Leslie will pass just east of Bermuda this weekend with rough surf and seas, gusty squalls of rain and possible coastal overwash.
Leslie is forecast to gain strength and forward speed aiming east of the islands late Saturday night into Sunday.
After spending a couple of days as a minimal hurricane, Leslie weakened to a tropical storm Friday midday.
On Saturday morning, the storm was still centered hundreds of miles southeast of the island and continued to move slowly northward. While remaining largely disorganized on satellite imagery, Leslie will be in an environment favorable for strengthening over the next 24 hours.
Expert Senior Meteorologist Dan Kottlowski, head of the AccuWeather.com Hurricane Center expects Leslie to pick up forward speed over and strength over the weekend.
"We expect high pressure to its north to weaken and move out of the way, while a developing trough of low pressure over the southeastern United States will scoop up Leslie," Kottlowski said.
How quickly this occurs will play a role in how soon Leslie regains strength, accelerates and how close the system tracks to Bermuda.
Leslie is a rather large storm and tropical storm force gusts will likely extend out a couple of hundred miles from the center. As Leslie begins that northward track, squalls and outer rain bands will begin to affect the island today.
People traveling to the islands around this weekend should be prepared for possible flight delays and/or cancellations and alterations to cruise itineraries.
The harbors of St. George's and Hamilton are well protected from most angles of an approaching storm. Rooftop rainwater is captured and stored for use on the island nation. (Photo of St. George's Harbor by Lori J.)
While most structures on Bermuda are well-fortified, there is the potential for significant beach erosion and minor property damage. Depending on the amount of rain and wave action, there is also the potential for some cliffside erosion.
Building surf was already noticeable on south and southeastern facing beaches of the islands early this week. As Leslie moves closer and eventually strengthens, surf can get very rough rather quickly.
Since Bermuda lies in deep water and not along a continental shelf, there will be no appreciable storm surge. However, there will be pounding waves on the beaches and rocky coasts as the system approaches and passes by. The surf will get very rough with strong and frequent rip currents.
While tropical storm-force winds are expected to arrive close to midday on Sunday, Leslie's more eastward track will prevent Bermuda from seeing the worst.
"A track east of the islands, now appearing to be more likely, will have less intense winds, waves and rain, than a track just to the west of the islands," Kottlowski stated.
This has to do with the counterclockwise circulation of the storm. The strongest winds and greatest wave action on a northward-moving hurricane are on its eastern flank in the eye wall.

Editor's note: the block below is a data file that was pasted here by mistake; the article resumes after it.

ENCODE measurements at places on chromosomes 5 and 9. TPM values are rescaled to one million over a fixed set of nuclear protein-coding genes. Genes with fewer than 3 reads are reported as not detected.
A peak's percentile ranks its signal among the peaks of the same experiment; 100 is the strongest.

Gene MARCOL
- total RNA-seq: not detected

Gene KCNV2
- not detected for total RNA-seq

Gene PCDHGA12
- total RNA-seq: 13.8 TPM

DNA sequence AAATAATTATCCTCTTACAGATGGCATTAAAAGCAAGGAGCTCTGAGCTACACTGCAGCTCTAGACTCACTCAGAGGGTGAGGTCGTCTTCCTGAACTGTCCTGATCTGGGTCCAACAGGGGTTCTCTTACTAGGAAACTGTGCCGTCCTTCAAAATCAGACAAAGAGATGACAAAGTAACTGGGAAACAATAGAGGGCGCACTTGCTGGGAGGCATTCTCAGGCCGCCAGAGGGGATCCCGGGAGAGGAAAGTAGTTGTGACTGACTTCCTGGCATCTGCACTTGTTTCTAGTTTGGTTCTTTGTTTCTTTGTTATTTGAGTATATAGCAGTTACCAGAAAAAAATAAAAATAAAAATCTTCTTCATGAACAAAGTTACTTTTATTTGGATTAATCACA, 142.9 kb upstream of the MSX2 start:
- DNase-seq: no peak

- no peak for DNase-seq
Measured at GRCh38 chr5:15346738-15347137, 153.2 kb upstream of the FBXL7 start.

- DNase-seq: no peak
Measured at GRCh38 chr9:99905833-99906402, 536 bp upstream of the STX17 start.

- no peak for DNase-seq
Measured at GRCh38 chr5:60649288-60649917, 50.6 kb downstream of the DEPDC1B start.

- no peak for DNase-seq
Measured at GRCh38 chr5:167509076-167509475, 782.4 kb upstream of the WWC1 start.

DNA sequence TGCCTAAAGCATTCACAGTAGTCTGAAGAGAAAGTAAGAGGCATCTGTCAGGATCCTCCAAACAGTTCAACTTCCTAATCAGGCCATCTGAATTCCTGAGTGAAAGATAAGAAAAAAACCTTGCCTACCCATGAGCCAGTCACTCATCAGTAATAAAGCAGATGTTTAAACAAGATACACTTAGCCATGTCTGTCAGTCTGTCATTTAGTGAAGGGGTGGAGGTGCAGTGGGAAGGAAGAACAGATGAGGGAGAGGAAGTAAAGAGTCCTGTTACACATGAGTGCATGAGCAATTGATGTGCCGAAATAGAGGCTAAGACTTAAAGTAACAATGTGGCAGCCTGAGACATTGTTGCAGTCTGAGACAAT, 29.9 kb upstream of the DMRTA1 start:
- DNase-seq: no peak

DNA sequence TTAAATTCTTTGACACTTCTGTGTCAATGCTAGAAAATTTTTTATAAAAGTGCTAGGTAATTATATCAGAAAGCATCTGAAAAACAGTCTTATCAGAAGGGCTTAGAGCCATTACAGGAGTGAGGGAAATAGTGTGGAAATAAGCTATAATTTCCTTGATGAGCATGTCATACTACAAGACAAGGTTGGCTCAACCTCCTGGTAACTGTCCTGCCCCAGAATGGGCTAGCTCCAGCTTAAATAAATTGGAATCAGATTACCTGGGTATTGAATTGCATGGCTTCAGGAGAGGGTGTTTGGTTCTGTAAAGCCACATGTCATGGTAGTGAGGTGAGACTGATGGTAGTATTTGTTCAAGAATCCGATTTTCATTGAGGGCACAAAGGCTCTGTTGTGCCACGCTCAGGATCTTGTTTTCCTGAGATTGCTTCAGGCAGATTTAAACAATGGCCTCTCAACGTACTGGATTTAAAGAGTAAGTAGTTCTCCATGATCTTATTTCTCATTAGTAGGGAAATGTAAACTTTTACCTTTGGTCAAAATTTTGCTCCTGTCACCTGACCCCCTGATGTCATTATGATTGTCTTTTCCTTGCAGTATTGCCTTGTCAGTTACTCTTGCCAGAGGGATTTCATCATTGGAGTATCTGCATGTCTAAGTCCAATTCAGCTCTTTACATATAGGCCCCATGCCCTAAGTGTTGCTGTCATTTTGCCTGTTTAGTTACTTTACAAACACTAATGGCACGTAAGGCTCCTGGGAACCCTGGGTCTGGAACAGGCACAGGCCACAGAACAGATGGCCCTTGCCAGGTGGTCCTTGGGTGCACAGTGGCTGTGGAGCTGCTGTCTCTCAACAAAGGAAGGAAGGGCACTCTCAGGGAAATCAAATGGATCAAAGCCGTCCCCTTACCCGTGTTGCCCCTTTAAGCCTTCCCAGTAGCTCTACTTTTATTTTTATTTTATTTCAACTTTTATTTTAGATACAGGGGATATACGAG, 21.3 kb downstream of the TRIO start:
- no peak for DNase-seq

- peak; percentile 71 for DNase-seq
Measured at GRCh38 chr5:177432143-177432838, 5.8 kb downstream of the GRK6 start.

Because of Leslie's weaker state and forecast east track, impacts on Bermuda should not be as severe as that of Hurricane Fabian during September of 2003.
**During Wednesday, Leslie was producing 18-foot seas and 45-mph wind gusts about 150 miles north of its center. During Thursday, 27-foot seas were occurring with winds gusting to 63 mph, about 90 miles, north of its center. During Friday, seas increased to 30 feet about 80 miles northwest of its center.**
"Leslie has been experiencing wind shear, which caused the lower part of the storm to be off-center from the upper part of the storm," Kottlowski said, "Also, since Leslie stalled, it is churning up cool water from the depths and depriving itself of warmth from the ocean."
With less wind shear and warmer waters out ahead of the system, Leslie is expected to re-gain hurricane strength by Saturday night.
Interests in Bermuda should closely monitor the track and strength of Leslie.
This story was originally published on Wednesday, Sept 5, 2012, and has been updated.
Tropical Depression Two has formed in the Atlantic and could become the next tropical storm of the season by midweek.
Severe storms will rumble through parts of the Midwest, including Chicago, early Tuesday night.
Warm and humid air in place over much of the Midwest and Northeast at midweek will contribute to the risk of drenching, gusty and locally severe thunderstorms on Wednesday.
After temperatures briefly climb to typical midsummer levels, another cooldown will roll into the Midwest and expand to the East for the last part of July.
With the recent heat fading away, more relief will greet the Northwest by midweek in the form of rain.
Minneapolis, MN (1987)
10 inches of rain fell in 6.5 hours.
Montpelier, ID (1990)
75 mph winds gust; tree damage.
Seattle, WA (1991)
99 degrees, all-time record high for July.